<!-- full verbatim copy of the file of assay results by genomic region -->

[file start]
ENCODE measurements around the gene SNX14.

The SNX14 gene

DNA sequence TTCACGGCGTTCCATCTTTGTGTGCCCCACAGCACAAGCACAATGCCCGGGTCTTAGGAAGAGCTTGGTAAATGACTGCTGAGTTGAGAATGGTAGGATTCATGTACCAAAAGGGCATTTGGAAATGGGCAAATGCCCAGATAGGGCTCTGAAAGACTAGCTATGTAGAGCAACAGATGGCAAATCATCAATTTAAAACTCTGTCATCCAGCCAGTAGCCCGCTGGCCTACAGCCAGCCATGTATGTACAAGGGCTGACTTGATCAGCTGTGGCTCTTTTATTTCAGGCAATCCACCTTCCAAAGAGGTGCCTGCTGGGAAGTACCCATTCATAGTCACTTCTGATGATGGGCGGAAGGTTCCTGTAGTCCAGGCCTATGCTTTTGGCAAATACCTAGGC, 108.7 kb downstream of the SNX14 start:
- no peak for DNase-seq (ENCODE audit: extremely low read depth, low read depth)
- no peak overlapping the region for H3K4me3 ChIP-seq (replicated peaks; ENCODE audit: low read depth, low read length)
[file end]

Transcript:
ENCODE measurements around the gene SNX14.

The SNX14 gene

DNA sequence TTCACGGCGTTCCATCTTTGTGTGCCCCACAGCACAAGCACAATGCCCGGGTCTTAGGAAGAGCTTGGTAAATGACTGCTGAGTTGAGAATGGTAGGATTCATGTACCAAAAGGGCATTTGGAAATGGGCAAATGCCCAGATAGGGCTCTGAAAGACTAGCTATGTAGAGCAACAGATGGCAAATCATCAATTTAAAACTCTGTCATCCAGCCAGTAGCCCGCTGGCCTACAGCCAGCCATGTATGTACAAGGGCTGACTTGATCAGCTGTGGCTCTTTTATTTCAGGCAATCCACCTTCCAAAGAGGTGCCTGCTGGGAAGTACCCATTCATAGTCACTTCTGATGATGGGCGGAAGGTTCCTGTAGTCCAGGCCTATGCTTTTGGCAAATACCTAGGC, 108.7 kb downstream of the SNX14 start:
- no peak for DNase-seq (ENCODE audit: extremely low read depth, low read depth)
- no peak overlapping the region for H3K4me3 ChIP-seq (replicated peaks; ENCODE audit: low read depth, low read length)